3. The third area of weakness in the biblical interpretation of this movement is closely related to what has just been said. It is the failure to have, or to construct, an adequate biblical theology. The essential framework of New Testament theology is eschatological; that is, it has to do with the coming of the End. By the time of the coming of Jesus, Jewish hopes for salvation had become totally eschatological. The present age was seen as under Satan’s dominion, and thus totally evil. Evil men ruled, and they oppressed the righteous. The Jews had therefore come to give up on any salvation within history. They looked for God to vindicate them by bringing an end to the present age; He would do this through His Messiah, who would judge evil and usher in the New Age, the Kingdom of God.
It was into this kind of hope that Jesus came. He announced the Kingdom as present in His own ministry and proceeded to demonstrate it by healing the sick, casting out demons, and freely accepting the outcasts. Eschatological excitement reached fever pitch. But instead of ushering in the glorious New Age of their expectations, Jesus was crucified – and the lights went out. But no, there was a glorious sequel. He was raised from the dead. Surely now is the time for the Kingdom, his disciples thought. But instead, He returned to the Father and sent the promised Holy Spirit.
Right here is where the problems come in, both for the early church and for us. Jesus announced the coming Kingdom as having arrived with His own coming. The Spirit’s coming in fullness and power were also signs that the New Age had arrived. Yet the End of this age apparently had not yet taken place. Evil and its effects are still very much in evidence. How were they to reconcile this?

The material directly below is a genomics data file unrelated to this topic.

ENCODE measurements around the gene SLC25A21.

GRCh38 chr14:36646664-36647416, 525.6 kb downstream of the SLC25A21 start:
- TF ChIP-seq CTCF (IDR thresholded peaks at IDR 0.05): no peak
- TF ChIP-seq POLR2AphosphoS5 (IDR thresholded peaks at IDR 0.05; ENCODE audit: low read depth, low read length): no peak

Very easily, beginning with Peter’s sermon in Acts 3, the church came to realize that Jesus had not come to usher in the “final” End, but the “beginning” of the End, as it were. Thus they came to see that with Jesus’ death and resurrection, and with the coming of the Spirit, the blessings and benefits of the Future had already come.
In a sense, therefore, the End had already come. But in another sense, it had not yet fully come. Thus, they saw the Kingdom, and salvation, as both already and not yet. The early believers, therefore, saw themselves as a truly eschatological people, who lived “between the times” – that is, between the time of the beginning of the End and the consummation of the End.
At the Lord’s Table, they celebrated their eschatological existence by proclaiming “the Lord’s death until he comes” (1 Corinthians 11:26).
Already they knew God’s free and full forgiveness,
but they had not yet been perfected (Philippians 3:7-14).
Already death was theirs (1 Corinthians 3:22),
yet they would still die (Philippians 3:20-22).
Already they lived in the Spirit,
yet they still lived in the world where Satan could attack.
Already they had been justified and faced no condemnation,